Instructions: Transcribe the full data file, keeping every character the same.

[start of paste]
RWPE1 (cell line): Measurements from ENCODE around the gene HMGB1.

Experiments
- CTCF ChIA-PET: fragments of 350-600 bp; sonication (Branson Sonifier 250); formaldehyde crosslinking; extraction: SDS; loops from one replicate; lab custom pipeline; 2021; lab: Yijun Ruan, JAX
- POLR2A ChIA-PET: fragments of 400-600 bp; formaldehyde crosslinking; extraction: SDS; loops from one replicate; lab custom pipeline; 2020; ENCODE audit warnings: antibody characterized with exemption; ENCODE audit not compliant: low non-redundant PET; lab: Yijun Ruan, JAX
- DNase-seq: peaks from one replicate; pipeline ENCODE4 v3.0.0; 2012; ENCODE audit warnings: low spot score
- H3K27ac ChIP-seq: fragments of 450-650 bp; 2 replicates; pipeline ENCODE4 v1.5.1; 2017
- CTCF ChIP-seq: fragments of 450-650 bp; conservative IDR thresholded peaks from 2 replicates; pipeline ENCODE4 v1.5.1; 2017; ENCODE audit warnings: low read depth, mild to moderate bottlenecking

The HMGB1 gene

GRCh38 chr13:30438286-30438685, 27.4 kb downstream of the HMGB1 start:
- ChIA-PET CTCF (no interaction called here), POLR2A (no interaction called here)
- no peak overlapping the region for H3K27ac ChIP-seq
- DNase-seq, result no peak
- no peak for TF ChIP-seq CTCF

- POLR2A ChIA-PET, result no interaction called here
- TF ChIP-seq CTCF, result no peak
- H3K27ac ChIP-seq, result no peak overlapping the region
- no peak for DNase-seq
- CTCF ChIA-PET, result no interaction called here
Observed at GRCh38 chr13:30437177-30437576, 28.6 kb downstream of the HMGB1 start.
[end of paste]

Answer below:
RWPE1 (cell line): Measurements from ENCODE around the gene HMGB1.

Experiments
- CTCF ChIA-PET: fragments of 350-600 bp; sonication (Branson Sonifier 250); formaldehyde crosslinking; extraction: SDS; loops from one replicate; lab custom pipeline; 2021; lab: Yijun Ruan, JAX
- POLR2A ChIA-PET: fragments of 400-600 bp; formaldehyde crosslinking; extraction: SDS; loops from one replicate; lab custom pipeline; 2020; ENCODE audit warnings: antibody characterized with exemption; ENCODE audit not compliant: low non-redundant PET; lab: Yijun Ruan, JAX
- DNase-seq: peaks from one replicate; pipeline ENCODE4 v3.0.0; 2012; ENCODE audit warnings: low spot score
- H3K27ac ChIP-seq: fragments of 450-650 bp; 2 replicates; pipeline ENCODE4 v1.5.1; 2017
- CTCF ChIP-seq: fragments of 450-650 bp; conservative IDR thresholded peaks from 2 replicates; pipeline ENCODE4 v1.5.1; 2017; ENCODE audit warnings: low read depth, mild to moderate bottlenecking

The HMGB1 gene

GRCh38 chr13:30438286-30438685, 27.4 kb downstream of the HMGB1 start:
- ChIA-PET CTCF (no interaction called here), POLR2A (no interaction called here)
- no peak overlapping the region for H3K27ac ChIP-seq
- DNase-seq, result no peak
- no peak for TF ChIP-seq CTCF

- POLR2A ChIA-PET, result no interaction called here
- TF ChIP-seq CTCF, result no peak
- H3K27ac ChIP-seq, result no peak overlapping the region
- no peak for DNase-seq
- CTCF ChIA-PET, result no interaction called here
Observed at GRCh38 chr13:30437177-30437576, 28.6 kb downstream of the HMGB1 start.